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Sea turtles, oysters and shorebirds are all in danger from the oil spill in the Gulf of Mexico.
BUENOS AIRES, Argentina — Oil is spreading across the Gulf of Mexico — the result of the sinking of an oil rig last week. A spill of this magnitude so close to the wetlands, estuaries and national fisheries of south Louisiana is unprecedented.
Though it's unclear how badly wildlife along the Gulf Coast will suffer, the timing of the spill couldn’t be worse. This is peak spawning and nesting season for many species of fish, birds, turtles and marine mammals. Many species remain in set breeding areas during this time and there’s less instinct to move away from danger.
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Disturbances to nests, fish spawning grounds or key links in the food chain might have lasting effects on species already at risk, commercial fish stocks and the people who make a living harvesting them. Minor oil spills are relatively common on the Gulf Coast, but this one has biologists, wildlife agencies, conservation groups and fishermen particularly concerned.
Here’s a selection of animals at risk in the open water, along the coasts and in the wetlands.
1. North Atlantic bluefin tuna
The Great Bluefin Tuna, prized for sushi and sashimi, is one of the species most in danger of slipping into extinction. Traveling down across the Atlantic seaboard, bluefin tuna spawn in the Gulf of Mexico between mid-April and mid-June.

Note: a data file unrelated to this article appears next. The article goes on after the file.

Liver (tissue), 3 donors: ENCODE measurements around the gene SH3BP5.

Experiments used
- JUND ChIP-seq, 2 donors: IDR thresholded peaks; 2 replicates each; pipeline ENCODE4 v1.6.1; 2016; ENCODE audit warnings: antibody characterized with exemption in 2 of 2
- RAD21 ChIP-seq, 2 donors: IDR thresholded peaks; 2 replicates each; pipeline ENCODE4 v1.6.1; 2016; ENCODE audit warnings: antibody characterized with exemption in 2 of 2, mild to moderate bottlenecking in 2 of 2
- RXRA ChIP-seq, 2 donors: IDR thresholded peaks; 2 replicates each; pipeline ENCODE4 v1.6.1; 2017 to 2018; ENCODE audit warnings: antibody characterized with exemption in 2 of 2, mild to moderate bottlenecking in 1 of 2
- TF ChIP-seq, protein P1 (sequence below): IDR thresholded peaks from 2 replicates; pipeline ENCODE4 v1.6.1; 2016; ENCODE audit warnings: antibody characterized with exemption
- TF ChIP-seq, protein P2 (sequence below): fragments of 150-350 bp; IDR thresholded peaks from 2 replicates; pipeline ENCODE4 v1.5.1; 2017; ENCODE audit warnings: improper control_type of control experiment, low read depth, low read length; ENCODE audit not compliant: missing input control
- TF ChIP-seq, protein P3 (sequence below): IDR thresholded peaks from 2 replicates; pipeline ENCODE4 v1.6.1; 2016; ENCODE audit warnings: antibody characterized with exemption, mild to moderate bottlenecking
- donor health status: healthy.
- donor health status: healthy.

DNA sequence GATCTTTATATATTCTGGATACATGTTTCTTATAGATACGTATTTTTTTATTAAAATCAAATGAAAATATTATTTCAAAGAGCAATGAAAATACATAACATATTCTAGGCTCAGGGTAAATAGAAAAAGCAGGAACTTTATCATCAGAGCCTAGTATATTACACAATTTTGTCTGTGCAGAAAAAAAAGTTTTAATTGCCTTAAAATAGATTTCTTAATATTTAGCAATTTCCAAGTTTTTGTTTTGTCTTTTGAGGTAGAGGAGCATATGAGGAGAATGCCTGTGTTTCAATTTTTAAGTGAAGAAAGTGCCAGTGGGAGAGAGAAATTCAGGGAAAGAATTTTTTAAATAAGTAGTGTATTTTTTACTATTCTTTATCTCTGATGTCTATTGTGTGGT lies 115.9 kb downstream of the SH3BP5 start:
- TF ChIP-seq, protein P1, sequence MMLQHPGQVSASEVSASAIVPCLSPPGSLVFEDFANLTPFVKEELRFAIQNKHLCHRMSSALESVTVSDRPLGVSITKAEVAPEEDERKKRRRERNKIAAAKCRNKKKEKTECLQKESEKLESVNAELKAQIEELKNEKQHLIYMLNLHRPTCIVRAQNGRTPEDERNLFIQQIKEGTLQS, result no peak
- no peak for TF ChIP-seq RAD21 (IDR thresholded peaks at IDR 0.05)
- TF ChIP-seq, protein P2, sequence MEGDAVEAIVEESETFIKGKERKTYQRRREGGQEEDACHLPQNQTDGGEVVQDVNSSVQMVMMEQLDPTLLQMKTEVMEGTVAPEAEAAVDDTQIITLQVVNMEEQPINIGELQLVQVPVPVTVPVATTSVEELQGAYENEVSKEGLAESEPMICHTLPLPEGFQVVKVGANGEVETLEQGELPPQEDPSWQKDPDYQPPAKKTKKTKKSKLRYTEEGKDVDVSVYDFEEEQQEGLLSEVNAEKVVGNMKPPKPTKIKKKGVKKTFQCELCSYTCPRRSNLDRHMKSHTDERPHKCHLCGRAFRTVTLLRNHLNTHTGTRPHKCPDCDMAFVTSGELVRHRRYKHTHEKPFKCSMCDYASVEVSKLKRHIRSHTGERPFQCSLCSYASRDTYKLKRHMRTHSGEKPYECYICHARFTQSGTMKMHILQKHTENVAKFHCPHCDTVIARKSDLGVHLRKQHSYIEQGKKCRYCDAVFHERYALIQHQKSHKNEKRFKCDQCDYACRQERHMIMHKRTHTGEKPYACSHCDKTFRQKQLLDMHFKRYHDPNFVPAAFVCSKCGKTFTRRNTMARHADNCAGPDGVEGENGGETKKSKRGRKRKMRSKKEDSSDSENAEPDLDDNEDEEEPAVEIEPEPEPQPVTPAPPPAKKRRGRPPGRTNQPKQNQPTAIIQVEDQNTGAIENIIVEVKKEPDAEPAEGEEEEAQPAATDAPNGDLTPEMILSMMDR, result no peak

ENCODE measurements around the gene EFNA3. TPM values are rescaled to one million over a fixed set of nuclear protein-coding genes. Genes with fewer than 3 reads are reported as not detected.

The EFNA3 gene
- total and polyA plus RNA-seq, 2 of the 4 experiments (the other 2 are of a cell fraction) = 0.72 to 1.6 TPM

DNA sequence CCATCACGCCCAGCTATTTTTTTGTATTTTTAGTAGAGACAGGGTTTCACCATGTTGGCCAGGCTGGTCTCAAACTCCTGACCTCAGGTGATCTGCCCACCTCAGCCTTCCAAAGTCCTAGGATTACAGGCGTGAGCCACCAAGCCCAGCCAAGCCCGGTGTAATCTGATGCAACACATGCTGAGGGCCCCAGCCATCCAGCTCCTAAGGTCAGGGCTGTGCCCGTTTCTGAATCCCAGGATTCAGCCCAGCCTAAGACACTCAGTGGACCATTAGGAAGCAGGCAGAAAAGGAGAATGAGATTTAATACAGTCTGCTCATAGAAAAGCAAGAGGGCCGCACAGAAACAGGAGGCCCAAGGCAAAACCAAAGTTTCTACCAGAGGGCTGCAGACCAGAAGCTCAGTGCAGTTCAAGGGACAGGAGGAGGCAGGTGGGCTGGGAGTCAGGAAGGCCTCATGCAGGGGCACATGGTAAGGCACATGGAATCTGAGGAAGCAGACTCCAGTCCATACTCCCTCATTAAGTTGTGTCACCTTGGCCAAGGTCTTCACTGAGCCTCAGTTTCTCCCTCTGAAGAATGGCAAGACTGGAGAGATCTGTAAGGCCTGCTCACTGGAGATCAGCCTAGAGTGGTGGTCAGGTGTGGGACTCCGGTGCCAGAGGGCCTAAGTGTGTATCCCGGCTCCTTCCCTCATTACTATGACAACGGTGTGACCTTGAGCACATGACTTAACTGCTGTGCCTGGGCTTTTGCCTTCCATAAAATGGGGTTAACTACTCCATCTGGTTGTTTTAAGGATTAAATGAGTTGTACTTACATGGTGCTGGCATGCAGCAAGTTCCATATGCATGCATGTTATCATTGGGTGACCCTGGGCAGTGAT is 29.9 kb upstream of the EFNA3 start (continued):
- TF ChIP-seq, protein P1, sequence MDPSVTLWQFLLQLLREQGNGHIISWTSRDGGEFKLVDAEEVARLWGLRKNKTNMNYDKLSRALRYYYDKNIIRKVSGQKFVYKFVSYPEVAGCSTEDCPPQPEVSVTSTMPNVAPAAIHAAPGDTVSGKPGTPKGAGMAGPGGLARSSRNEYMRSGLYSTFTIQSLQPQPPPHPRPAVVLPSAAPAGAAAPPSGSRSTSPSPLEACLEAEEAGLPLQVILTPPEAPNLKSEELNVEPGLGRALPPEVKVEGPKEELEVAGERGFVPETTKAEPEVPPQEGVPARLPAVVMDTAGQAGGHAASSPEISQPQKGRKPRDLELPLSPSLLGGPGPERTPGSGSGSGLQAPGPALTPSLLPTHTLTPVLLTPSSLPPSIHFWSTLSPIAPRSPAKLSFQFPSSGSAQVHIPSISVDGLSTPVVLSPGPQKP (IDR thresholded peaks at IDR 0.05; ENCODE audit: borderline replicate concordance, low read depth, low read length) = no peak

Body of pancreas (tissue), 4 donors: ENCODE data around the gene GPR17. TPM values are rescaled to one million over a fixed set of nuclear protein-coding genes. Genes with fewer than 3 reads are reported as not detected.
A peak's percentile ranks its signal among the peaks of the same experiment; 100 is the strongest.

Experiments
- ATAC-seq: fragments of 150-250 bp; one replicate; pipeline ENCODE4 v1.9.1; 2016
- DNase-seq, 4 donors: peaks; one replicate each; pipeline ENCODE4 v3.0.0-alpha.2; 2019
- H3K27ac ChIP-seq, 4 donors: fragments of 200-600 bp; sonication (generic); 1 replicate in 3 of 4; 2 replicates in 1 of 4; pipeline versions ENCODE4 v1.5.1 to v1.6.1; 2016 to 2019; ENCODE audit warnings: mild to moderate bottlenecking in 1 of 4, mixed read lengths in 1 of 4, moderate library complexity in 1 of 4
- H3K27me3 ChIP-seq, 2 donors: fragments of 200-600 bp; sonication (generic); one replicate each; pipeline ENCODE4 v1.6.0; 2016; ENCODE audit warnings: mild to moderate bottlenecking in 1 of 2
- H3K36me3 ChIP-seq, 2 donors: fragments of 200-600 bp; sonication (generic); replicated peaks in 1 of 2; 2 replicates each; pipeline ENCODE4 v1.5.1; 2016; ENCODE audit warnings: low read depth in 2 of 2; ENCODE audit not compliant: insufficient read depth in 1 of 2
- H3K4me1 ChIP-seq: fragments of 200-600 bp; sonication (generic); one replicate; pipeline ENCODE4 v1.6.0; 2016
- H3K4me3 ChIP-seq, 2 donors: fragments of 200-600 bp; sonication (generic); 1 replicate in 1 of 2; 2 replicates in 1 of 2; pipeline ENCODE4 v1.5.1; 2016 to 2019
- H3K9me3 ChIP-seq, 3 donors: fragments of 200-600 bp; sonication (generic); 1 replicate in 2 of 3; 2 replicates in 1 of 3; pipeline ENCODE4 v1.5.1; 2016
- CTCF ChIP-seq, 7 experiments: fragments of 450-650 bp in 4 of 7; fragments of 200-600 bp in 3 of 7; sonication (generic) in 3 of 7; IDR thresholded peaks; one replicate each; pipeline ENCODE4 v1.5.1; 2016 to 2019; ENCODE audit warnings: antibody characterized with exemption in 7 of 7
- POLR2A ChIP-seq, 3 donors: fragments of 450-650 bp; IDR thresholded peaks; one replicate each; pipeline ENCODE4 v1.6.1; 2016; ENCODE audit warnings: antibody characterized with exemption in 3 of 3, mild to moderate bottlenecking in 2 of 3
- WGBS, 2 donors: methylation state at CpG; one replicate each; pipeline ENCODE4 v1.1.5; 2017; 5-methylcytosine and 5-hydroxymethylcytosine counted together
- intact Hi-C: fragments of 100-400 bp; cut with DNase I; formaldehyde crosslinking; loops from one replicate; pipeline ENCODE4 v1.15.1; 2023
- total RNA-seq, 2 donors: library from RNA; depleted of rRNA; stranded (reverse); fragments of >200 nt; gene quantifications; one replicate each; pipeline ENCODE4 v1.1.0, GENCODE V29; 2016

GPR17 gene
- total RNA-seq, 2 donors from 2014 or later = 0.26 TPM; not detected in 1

Bluefin tuna. (Keith Ellenbogen/Oceana)
2. Sea turtles
Five of the world’s seven sea turtle species live, migrate and breed in the Gulf region. Kemp's ridley is the world's most endangered species of sea turtle, and one of its two primary migration routes runs south of Mississippi. Loggerhead turtles, also endangered, feed in the warm waters in the Gulf between May and October.
Sea turtle. (Toru Hanai/Reuters)
Shark species worldwide are in decline. The grassbeds south of the Chandeleur Islands are very close to the oil spill. These grasses are a known nursing area for a number of shark species, which are now beginning their spawning season in the Gulf. Whale sharks, the world’s largest fish, feed on plankton at the surface of the water and could also be affected.
Whale shark. (Stringer/Reuters)
4. Marine mammals — whales and dolphins
Oil spills pose an immediate threat to marine mammals, which need to surface and breathe. Not only does the oil pose a threat, but also the nasty toxins that the oil kicks off into the air. A resident pod of sperm whales in the spill area could be at risk along with pygmy
sperm whales and dolphins.
Dolphins. (Yuriko Nakao/Reuters)
5. Brown pelican
The state bird of Louisiana, the pelican nests on barrier islands and feeds near shore. Brown pelicans only came off the endangered species list last year, but they’ve had a rough time in past seasons with storms. Their reproductive rates are low. Breeding season just started, and with eggs incubating the oil could pose a significant threat.
Brown pelican. (Bill Stripling/National Audubon Society)